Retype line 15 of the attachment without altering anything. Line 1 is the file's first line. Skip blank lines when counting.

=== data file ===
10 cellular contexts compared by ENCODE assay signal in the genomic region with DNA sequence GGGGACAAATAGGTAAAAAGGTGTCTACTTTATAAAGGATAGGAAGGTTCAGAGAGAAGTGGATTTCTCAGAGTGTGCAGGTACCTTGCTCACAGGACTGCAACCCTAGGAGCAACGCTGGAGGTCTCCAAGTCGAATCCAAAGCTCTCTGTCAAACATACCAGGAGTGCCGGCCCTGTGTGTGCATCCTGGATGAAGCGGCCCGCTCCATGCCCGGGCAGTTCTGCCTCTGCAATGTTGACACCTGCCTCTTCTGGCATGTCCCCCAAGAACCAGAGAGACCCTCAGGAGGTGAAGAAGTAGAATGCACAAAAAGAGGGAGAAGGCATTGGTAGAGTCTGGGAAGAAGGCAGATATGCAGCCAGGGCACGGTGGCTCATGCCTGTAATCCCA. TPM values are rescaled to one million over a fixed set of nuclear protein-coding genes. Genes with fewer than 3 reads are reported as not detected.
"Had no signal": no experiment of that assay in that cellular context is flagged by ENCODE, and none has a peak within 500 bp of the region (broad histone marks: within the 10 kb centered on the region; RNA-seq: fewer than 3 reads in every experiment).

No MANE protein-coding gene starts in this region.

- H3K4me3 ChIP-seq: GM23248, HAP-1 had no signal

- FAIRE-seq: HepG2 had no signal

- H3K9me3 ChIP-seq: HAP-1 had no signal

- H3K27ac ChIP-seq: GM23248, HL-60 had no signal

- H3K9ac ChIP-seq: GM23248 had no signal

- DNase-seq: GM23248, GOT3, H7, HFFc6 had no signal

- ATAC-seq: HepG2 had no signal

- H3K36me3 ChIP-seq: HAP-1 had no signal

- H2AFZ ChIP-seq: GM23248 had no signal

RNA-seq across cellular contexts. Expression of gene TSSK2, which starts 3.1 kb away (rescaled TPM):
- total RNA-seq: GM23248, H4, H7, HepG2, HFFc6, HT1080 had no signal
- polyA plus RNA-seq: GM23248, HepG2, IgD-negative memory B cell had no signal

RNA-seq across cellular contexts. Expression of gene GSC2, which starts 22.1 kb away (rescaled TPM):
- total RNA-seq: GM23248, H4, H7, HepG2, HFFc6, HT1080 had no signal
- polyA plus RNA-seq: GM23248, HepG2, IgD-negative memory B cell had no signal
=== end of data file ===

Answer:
- polyA plus RNA-seq: GM23248, HepG2, IgD-negative memory B cell had no signal